One piece of land that has sparked further conflict is the Crimea Peninsula. The area was previously controlled by Russia, although it was annexed and given to Ukraine as territory in 2014 after the Revolution of Dignity during the Russo-Ukrainian conflict.

This region, amongst others, were recognized as independent nations by Russia. Shortly after, President Vladimir Putin ordered troops to invade and station in those areas. Reports on the situation are posted daily — at time of writing, a report in the New York Times states that Russia is fully prepared to invade Ukraine.

“The Ukrainian people want peace,” President Volodymyr Zelensky said after midnight on Thursday morning in Kyiv. “The government in Ukraine wants peace and is doing everything it can to build it.”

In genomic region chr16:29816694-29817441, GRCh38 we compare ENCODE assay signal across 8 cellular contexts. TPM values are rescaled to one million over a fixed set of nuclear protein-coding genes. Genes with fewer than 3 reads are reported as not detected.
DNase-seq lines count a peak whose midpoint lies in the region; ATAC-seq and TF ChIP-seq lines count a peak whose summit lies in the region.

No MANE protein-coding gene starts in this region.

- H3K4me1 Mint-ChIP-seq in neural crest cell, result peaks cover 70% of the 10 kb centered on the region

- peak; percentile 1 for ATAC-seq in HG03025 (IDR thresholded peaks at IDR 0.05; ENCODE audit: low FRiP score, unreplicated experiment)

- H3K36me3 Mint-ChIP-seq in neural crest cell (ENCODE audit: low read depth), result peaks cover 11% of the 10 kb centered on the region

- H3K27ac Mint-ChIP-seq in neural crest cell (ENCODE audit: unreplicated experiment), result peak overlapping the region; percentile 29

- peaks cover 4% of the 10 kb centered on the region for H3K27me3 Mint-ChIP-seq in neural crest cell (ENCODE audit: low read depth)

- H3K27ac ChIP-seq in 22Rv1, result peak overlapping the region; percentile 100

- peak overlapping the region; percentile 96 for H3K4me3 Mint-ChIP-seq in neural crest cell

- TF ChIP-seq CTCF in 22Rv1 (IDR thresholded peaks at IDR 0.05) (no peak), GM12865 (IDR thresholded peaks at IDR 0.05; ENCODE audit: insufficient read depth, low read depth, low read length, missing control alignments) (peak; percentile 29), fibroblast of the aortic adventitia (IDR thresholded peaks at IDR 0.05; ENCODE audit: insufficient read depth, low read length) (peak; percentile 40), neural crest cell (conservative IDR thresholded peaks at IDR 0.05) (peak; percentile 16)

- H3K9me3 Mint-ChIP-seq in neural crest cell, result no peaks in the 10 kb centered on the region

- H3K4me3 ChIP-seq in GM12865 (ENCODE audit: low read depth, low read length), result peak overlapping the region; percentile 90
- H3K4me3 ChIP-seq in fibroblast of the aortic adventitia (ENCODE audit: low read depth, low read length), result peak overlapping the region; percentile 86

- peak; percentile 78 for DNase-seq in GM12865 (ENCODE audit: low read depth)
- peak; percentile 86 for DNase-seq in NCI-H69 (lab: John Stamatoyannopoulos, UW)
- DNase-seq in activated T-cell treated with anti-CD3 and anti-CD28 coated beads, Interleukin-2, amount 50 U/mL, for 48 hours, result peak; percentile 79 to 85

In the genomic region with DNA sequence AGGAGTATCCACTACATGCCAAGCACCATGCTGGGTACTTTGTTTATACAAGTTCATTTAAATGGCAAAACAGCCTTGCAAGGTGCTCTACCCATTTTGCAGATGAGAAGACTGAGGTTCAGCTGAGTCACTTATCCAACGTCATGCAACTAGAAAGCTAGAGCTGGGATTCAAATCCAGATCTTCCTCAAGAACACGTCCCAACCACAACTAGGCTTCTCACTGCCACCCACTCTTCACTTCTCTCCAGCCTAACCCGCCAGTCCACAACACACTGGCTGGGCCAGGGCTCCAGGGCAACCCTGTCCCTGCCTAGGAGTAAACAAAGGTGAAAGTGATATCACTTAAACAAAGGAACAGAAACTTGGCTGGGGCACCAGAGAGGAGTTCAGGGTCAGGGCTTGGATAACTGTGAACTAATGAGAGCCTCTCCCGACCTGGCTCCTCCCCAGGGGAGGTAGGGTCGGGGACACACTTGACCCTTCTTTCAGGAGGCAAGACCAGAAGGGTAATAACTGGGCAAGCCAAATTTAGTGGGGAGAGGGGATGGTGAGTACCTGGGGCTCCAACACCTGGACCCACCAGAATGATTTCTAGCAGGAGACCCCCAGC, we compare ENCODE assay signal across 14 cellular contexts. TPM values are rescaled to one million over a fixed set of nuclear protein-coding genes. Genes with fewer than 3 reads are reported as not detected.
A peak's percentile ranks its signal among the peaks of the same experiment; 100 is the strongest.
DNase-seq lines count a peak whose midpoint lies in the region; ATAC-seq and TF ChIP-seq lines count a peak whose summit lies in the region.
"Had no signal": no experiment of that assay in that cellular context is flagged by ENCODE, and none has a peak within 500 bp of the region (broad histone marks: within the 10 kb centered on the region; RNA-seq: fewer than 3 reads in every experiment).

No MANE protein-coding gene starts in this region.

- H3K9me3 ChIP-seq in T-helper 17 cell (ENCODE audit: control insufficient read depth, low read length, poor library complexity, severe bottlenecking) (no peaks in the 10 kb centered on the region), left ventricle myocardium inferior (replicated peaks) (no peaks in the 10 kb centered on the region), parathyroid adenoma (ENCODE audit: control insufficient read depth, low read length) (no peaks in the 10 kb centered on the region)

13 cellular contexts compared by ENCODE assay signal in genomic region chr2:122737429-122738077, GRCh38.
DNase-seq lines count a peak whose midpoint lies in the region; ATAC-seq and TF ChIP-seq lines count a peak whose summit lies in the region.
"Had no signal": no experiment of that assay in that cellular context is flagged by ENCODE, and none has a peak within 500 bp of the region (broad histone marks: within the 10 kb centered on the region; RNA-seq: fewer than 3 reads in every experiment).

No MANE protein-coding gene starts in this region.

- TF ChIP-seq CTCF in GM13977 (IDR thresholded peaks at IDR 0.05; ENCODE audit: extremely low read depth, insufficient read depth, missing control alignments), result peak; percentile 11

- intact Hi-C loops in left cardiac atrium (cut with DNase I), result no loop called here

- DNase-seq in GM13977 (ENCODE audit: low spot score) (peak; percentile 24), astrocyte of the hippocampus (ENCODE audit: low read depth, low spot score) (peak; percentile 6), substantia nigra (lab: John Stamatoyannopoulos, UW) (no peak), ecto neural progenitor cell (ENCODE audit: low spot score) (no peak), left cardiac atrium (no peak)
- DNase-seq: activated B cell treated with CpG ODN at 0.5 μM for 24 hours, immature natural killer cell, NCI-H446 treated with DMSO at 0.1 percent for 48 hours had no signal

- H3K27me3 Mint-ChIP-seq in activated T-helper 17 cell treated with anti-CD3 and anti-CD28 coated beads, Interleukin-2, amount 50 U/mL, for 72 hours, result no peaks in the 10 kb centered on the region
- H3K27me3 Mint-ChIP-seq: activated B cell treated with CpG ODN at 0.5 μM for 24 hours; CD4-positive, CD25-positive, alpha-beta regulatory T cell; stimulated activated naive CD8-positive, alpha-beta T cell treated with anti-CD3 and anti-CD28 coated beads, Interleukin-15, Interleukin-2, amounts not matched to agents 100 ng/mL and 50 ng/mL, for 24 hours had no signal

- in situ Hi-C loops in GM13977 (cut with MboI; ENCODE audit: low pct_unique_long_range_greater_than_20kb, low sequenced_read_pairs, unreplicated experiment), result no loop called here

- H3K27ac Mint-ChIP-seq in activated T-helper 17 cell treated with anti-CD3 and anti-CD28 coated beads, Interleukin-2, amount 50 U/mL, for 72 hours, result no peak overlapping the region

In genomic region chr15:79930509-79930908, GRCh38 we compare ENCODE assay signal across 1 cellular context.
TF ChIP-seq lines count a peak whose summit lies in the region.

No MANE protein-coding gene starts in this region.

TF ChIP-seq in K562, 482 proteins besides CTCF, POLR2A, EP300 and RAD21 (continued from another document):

Live updates can be found on the New York Times website. All information in the article was written on Wednesday Feb. 23 by 7:55 p.m.

“The Ukrainian people want peace,” President Volodymyr Zelensky said after midnight on Thursday morning in Kyiv. “The government in Ukraine wants peace and is doing everything it can to build it.”

Live updates can be found on the New York Times website. All information in the article was written on Wednesday Feb. 23 by 7:55 p.m.

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About Kyra Russo 43 Articles
Kyra Russo (she/her) is a third-year journalism major from East Greenbush, New York. She spent two and a half semesters as a Copy Editor and is now the Managing Editor. Besides the newspaper, she is on the women’s soccer team at SUNY New Paltz and participates in the Rising Hawks leadership program. You can reach her by emailing russok5@newpaltz.edu.